25 December 2012

Tanzania: Nation Earns U.S.$305 Million From Extractive Industries

DAR ES SALAAM, Tanzania's compliance with the Extractive Industries Transparency Initiative (EITI), which promotes greater transparency and accountability in managing oil, gas and mining sectors, is a milestone for the country's economic growth prospects.

The World Bank said extractive industries contributed $305m to government revenues in the year ending June 30, 2010, up from $99m the previous year.

The World Bank's Country Director, Mr. Philippe Dongier told East African Business Week in Dar es Salaam last week that with the new gas discoveries, revenues are expected to rise significantly in the future.

"We congratulate Tanzania on achieving this milestone, which will help translate their natural resources into inclusive and sustainable economic growth," Dongier said.

The compliance with the EITI comes at a crucial time when Tanzania has made huge gas discoveries and the public is calling for responsible management of the new resources.

Compliance with EITI means that Tanzania's EITI process, launched in collaboration between government, mining companies and civil society, has been formally recognized by the EITI's international board, which made the decision last Tuesday Dec. 11.

Tanzania thus joins 17 countries that are already compliant. Another 20 are candidates for EITI compliance.

The EITI process in Tanzania commits mining companies to publishing their payments to government and commits government to publishing the revenues they receive from these companies.

"These two sets of numbers are matched up and published, giving citizens the opportunity to know of the income generated by extracting Tanzania's natural resources like gold, natural gas, and other minerals," he said.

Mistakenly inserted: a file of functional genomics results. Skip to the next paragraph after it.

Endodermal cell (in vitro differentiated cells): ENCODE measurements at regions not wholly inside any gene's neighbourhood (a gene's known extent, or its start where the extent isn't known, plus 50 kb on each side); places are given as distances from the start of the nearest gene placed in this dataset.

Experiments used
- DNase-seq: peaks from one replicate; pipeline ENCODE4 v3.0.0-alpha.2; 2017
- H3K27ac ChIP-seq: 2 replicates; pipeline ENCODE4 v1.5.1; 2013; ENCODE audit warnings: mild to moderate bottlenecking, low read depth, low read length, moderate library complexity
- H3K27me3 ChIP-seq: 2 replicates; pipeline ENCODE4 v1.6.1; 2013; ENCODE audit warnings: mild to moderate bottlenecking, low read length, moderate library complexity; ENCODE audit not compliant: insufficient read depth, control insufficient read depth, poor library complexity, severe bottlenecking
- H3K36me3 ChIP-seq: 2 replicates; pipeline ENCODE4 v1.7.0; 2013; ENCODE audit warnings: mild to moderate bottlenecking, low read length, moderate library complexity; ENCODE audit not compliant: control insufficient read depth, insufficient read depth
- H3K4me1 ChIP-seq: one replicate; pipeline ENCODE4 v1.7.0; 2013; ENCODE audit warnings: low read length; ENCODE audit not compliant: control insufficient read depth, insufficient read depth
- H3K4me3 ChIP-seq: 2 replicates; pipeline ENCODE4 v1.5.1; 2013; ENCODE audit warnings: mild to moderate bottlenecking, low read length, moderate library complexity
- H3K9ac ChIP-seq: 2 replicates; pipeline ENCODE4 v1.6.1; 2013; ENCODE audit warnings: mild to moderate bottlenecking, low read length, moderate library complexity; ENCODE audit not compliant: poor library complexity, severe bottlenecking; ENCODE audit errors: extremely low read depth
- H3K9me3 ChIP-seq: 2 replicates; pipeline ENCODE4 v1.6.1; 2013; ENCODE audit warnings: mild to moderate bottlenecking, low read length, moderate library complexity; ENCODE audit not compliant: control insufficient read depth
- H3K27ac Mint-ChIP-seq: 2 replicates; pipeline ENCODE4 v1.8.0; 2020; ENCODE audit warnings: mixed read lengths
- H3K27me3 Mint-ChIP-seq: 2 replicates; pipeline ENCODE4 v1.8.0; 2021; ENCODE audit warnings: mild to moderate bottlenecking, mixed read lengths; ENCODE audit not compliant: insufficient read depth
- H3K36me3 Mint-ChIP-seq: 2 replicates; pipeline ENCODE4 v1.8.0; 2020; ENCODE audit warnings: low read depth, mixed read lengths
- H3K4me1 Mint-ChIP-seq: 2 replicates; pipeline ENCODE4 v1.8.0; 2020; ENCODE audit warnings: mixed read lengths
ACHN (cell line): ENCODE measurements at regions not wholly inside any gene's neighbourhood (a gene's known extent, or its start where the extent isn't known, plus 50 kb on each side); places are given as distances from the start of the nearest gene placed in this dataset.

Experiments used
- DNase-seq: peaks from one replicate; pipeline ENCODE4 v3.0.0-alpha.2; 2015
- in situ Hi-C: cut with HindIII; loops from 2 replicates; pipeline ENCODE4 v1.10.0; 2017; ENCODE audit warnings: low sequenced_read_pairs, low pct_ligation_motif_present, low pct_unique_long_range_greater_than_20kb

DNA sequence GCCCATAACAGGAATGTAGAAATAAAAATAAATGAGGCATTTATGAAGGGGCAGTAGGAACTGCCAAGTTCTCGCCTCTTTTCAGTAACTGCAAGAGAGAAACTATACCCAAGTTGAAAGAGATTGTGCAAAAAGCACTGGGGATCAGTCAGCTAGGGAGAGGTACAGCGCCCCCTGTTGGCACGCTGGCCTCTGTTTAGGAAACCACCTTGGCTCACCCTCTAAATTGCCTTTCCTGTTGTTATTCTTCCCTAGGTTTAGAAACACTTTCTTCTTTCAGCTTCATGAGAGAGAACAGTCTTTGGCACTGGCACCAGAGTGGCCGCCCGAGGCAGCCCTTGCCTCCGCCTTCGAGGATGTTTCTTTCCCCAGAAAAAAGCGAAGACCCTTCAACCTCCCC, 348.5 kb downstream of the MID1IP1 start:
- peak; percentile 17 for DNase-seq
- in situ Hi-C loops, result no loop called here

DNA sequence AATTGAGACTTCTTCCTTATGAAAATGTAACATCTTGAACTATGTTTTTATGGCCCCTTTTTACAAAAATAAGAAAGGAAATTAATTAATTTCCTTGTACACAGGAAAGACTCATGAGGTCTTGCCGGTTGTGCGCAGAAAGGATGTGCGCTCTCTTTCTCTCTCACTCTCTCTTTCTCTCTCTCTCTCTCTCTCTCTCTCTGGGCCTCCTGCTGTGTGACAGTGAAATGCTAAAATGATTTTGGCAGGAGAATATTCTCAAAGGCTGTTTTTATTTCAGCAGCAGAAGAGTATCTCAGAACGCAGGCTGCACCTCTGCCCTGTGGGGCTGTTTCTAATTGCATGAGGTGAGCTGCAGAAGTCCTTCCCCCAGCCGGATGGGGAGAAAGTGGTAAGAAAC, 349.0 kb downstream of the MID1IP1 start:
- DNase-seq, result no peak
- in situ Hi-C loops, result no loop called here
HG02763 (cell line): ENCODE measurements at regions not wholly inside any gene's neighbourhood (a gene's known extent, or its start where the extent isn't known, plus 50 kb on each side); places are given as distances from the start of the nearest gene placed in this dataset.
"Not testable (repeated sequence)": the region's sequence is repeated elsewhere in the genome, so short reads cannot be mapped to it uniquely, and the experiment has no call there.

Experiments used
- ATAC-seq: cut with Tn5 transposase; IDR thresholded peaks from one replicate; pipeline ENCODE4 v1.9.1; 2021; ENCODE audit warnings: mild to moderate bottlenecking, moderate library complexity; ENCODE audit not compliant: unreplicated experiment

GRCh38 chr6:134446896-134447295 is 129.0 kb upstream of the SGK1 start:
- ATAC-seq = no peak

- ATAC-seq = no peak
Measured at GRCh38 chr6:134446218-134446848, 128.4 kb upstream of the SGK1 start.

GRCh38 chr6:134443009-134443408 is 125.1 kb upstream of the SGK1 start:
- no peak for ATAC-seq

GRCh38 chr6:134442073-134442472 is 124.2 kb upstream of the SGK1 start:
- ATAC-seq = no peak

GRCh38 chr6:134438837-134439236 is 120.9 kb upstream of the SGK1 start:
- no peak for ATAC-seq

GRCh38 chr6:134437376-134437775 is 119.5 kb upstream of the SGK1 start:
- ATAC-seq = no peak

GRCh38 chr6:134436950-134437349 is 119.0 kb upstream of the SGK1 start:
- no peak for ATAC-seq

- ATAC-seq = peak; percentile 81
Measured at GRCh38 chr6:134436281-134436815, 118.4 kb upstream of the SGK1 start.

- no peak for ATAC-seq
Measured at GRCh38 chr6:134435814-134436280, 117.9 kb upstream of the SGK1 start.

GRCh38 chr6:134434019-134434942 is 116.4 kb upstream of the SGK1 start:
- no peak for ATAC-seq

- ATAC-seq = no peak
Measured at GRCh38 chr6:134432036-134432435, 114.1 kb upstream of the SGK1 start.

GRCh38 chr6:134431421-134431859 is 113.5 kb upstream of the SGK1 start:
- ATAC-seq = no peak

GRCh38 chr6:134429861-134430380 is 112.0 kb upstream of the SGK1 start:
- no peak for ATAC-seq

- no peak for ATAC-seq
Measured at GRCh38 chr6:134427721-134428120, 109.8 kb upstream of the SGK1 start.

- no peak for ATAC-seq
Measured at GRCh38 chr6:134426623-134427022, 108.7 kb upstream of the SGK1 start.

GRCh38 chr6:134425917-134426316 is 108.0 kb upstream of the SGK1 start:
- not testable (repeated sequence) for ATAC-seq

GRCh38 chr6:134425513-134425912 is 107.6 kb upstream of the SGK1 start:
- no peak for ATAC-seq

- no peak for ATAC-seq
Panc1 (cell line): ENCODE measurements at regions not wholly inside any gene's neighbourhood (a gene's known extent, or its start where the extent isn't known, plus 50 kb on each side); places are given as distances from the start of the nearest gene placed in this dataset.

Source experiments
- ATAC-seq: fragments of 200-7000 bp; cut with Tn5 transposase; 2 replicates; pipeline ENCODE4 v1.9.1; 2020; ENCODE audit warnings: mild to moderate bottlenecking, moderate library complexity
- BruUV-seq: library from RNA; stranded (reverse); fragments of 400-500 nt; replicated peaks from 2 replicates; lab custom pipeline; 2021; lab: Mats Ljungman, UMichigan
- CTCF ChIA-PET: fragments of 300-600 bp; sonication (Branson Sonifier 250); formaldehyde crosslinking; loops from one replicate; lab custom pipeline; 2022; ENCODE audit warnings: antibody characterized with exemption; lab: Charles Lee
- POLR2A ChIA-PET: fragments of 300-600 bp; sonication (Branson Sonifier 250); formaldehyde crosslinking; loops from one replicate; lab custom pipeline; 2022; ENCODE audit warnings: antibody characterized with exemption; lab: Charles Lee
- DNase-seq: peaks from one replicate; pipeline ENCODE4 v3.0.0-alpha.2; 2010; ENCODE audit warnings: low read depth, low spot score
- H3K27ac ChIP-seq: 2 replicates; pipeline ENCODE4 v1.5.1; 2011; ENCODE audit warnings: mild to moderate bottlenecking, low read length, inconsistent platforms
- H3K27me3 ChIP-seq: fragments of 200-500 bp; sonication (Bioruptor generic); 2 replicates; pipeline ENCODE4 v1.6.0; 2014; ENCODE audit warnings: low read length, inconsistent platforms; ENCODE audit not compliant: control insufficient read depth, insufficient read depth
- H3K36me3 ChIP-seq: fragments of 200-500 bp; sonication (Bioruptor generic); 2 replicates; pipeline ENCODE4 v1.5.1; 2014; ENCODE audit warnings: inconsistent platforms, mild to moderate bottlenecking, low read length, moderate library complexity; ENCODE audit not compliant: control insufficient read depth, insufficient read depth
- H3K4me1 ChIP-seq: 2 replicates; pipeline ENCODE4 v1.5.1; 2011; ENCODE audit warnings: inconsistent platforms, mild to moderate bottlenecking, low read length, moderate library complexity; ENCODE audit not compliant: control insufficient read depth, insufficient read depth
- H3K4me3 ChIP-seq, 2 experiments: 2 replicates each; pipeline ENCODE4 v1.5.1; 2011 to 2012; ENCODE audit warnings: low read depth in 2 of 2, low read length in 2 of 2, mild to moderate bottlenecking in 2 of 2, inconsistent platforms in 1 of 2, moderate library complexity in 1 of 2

Tanzania became an EITI candidate country in February 2009.

In support of Tanzania's efforts, the World Bank's Oil, Gas and Mining unit has used funds contributed under a Multi-donor Trust Fund to assist the country to implement the EITI principles, particularly by increasing technical capacity of government and civil society stakeholders so their participation in the process is more effective.

Tanzania's extractive industries have experienced a boom over the past decade, notably with recent natural gas discoveries. This has attracted more investments, along with increased awareness of the need to ensure these resources benefit all Tanzanians.

With EITI compliance Tanzania sends a clear message: all stakeholders want to increase transparency and accountability in the sector, Mr Paulo de Sa, the Manager of the World Bank's Oil, Gas and Mining unit said.

"We are encouraged by Tanzania's progress and will continue to support their efforts to ensure extractive resources contribute to reducing poverty and building much needed infrastructure," Paul said.

The Oil, Gas, and Mining Policy unit (SEGOM) serves as the Bank's global sector management unit on extractive industries and natural resources across the world. It is part of the World Bank's Sustainable Energy department.

Through loans, technical assistance, policy dialogue, and analytical work, SEGOM leads a work program in more than 70 countries, of which almost half are in Sub-Saharan Africa.

To help countries implement the standard and principles of the EITI, the World Bank's Oil, Gas and Mining unit administers a Multi-donor Trust Fund. Fifteen donor partners support the EITI technical assistance program in Tanzania and across the world.

These donors include: Australia, Belgium, Canada, Denmark, the European Commission, Finland, France, Germany, Japan, Netherlands, Norway, Spain, Switzerland, UK, and USA.

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